‘Subterranean Homesick Blues’ was first played on KQEO’s Comedy Corner in 1965–months before Dylan’s first chart single, ‘Like a Rolling Stone’ made the top 20 playlist. No dedication to Marguerite but, hey!
Now the reader should shift the person gear from you to me, for it is I who am telling you this.
Over the next months I made quite a few “requests” in the wee small hours. One night Lanny asked who I was and how the hell had I heard of Dylan? He pronounced it correctly and simultaneously hipped me that my own, “dialin,” wasn’t right. Lanny would quiz me on musical knowledge, especially THE BLUES, which at that point I thought was The Rolling Stones. He told me about the Paul Butterfield Blues Band, hearing I shared the last name. He told me about Jimmy Reed and Little Walter, his two idols, and played their records on Comedy Corner. I kid you not. Lanny was WAY ahead of everyone west of Chicago. I’d heard the first Bob Dialin album right after it came out in 1962, when my brother Jerry, on Christmas leave from the US Navy, brought it home from Record Rendezvous–the original neighborhood shop on SE San Mateo. Thus I was the first teenager (at least that’s how it seemed for years) in Albuquerque to know of (and love) Bob Dylan. Lanny loved Dylan, too, and I guess that’s how we became friends.
One night when I called in another weird request, I think Lanny’s curiosity got the best of him. He invited me to the KQEO studio, down in the Valley on Indian School Road. This involved sneaking out the bedroom window, taking the VW, evading the APD and another curfew bust, down the back roads toward the transmitter tower blinking in the dark above the studio.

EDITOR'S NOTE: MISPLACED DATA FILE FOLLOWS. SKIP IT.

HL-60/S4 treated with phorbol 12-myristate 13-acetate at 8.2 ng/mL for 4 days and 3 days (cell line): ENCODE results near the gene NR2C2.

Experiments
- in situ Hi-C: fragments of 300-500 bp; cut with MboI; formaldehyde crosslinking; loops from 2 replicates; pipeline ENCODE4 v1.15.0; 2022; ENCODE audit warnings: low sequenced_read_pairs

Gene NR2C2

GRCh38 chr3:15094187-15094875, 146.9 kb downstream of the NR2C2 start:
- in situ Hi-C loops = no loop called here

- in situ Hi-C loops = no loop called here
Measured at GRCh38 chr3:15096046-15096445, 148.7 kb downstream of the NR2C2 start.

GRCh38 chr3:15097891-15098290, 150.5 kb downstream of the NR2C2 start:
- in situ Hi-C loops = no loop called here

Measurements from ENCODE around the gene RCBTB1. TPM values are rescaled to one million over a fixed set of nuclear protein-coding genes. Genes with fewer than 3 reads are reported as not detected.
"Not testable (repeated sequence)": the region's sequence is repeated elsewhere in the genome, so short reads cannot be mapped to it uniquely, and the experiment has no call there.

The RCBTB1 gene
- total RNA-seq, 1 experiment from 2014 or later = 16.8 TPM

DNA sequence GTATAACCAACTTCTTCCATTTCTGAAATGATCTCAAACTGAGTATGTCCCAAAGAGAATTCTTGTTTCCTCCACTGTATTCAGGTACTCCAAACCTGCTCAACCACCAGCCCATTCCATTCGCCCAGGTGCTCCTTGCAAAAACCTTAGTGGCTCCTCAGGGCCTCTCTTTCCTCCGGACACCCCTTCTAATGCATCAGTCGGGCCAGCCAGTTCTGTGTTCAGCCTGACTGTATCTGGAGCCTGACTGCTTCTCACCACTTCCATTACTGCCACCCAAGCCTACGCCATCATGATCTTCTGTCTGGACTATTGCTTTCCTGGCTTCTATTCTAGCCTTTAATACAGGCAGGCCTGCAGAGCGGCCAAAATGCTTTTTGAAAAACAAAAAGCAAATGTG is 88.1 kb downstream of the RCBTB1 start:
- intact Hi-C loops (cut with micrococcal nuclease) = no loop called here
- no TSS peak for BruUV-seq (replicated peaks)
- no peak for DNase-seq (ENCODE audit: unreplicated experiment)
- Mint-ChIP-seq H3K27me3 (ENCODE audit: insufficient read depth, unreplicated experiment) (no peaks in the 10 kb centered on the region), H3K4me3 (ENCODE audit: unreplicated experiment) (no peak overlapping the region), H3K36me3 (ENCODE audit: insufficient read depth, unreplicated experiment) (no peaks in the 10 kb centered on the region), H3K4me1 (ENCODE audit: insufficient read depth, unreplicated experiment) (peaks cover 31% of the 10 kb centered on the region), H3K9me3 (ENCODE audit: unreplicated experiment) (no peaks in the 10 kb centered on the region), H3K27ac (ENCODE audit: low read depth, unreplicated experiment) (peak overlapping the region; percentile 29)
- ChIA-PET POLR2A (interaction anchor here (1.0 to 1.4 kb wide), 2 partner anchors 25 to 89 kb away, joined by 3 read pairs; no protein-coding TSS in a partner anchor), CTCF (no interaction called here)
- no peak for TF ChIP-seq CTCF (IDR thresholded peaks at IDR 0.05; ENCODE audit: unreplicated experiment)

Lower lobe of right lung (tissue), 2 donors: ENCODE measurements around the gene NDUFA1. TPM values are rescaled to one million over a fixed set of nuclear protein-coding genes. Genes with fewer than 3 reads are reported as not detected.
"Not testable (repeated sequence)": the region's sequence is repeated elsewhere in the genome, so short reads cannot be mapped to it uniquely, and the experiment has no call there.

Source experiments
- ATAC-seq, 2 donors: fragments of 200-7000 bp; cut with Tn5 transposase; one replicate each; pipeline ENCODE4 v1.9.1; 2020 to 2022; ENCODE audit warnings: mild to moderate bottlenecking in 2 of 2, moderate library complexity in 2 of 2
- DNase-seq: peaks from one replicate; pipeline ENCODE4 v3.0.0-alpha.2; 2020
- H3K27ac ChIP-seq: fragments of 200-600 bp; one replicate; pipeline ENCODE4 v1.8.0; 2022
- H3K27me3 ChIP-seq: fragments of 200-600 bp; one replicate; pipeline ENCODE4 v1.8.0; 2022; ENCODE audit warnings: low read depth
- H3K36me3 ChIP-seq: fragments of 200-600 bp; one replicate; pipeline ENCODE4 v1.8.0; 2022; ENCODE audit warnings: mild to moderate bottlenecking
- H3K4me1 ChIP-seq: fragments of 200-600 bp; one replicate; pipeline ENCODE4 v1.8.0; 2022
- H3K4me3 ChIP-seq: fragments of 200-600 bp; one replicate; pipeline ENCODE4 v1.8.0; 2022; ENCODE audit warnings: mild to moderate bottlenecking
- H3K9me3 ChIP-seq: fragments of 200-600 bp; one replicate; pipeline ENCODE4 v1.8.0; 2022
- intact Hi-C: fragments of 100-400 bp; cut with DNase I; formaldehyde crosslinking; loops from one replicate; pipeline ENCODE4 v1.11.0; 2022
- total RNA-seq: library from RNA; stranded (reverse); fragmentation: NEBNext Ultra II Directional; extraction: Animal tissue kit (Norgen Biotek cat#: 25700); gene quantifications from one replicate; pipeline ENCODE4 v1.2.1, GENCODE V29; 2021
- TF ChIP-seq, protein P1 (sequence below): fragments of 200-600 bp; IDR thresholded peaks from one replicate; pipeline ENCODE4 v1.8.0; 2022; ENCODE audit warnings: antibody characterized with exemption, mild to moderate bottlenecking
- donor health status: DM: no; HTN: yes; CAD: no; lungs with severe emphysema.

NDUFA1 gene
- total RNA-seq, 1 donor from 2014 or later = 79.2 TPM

Lanny flew solo at KQ from 10pm to 6am, Monday through Friday. A true one-man band, he had all kinds of duties besides answering hundreds of requests and spinning 45s. This kind of responsibility required an FCC 1st Class license, or First Phone as Lanny called it. Had to have the first phone to fly solo. He’d put on a record then go check the transmitter output levels, then, hit ‘record’ on a 15-inch reel-to-reel tape deck, answer a call, tape the request, rewind the tape and cue it, pick the 45 out of the rack, cue it, fade-up his microphone while fading out the on-air record, make a station ID, play the request, play the record, turn down the “air” audio in the studio, cue up another 45 on the second platter, play that 45 at top volume in the studio: a DJ copy Chess 45, ‘Country Sugar Mama’ by Howlin’ Wolf! At 3 in the morning on my first visit with the Mintz Man! Then the amazing Mintz pulled out his chromatic harp and blew some mad blues himself, all the while keeping an eye on the progress of the needle in the groove of the 45 playing on the KQEO airwaves and before it ended, turn off the Howlin Wolf, fade up his mic and start all over again. Not only was he entertaining all of Albuquerque, Bernalillo, Belen and Los Lunas, he was putting on a show and lecture for this dumb kid sitting in the studio. Talk about a multi-tasker!